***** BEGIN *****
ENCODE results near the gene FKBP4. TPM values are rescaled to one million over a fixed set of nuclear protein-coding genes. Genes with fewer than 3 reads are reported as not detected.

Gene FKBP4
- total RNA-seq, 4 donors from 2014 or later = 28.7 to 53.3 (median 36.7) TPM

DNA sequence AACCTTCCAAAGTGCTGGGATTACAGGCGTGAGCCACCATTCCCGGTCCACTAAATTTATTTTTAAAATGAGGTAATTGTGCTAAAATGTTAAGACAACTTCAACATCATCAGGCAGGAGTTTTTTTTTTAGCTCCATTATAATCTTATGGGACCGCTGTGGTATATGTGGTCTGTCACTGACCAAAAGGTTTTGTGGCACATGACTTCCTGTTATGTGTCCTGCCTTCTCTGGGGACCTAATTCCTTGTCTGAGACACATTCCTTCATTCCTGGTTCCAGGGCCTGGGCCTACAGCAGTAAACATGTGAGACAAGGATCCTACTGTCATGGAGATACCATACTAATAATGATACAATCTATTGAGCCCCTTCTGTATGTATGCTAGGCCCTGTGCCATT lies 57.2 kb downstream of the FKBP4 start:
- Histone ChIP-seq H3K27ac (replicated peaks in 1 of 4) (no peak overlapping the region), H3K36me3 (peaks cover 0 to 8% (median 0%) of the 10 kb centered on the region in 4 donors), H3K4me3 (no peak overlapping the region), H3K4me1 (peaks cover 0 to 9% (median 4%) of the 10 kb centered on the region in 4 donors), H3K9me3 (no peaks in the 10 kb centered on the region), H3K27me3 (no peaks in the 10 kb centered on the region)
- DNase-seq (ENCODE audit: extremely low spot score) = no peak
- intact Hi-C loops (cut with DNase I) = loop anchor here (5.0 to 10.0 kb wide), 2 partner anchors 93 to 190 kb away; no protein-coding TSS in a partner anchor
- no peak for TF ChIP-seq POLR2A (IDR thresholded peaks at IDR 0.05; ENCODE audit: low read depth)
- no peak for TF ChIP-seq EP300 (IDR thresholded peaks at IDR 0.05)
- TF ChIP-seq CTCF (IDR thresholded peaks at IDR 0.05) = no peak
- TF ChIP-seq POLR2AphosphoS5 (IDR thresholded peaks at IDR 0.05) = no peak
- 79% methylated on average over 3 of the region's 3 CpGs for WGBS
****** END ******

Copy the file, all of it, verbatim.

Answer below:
ENCODE results near the gene FKBP4. TPM values are rescaled to one million over a fixed set of nuclear protein-coding genes. Genes with fewer than 3 reads are reported as not detected.

Gene FKBP4
- total RNA-seq, 4 donors from 2014 or later = 28.7 to 53.3 (median 36.7) TPM

DNA sequence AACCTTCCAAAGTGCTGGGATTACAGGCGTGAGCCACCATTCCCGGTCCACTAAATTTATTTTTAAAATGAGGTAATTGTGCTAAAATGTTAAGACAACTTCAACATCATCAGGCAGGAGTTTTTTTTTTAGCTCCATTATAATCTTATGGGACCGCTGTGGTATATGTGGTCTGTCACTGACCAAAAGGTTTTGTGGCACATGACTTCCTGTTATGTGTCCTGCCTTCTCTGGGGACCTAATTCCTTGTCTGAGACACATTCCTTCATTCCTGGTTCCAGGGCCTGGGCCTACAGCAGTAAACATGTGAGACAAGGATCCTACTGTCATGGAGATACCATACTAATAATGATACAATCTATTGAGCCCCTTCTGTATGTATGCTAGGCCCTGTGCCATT lies 57.2 kb downstream of the FKBP4 start:
- Histone ChIP-seq H3K27ac (replicated peaks in 1 of 4) (no peak overlapping the region), H3K36me3 (peaks cover 0 to 8% (median 0%) of the 10 kb centered on the region in 4 donors), H3K4me3 (no peak overlapping the region), H3K4me1 (peaks cover 0 to 9% (median 4%) of the 10 kb centered on the region in 4 donors), H3K9me3 (no peaks in the 10 kb centered on the region), H3K27me3 (no peaks in the 10 kb centered on the region)
- DNase-seq (ENCODE audit: extremely low spot score) = no peak
- intact Hi-C loops (cut with DNase I) = loop anchor here (5.0 to 10.0 kb wide), 2 partner anchors 93 to 190 kb away; no protein-coding TSS in a partner anchor
- no peak for TF ChIP-seq POLR2A (IDR thresholded peaks at IDR 0.05; ENCODE audit: low read depth)
- no peak for TF ChIP-seq EP300 (IDR thresholded peaks at IDR 0.05)
- TF ChIP-seq CTCF (IDR thresholded peaks at IDR 0.05) = no peak
- TF ChIP-seq POLR2AphosphoS5 (IDR thresholded peaks at IDR 0.05) = no peak
- 79% methylated on average over 3 of the region's 3 CpGs for WGBS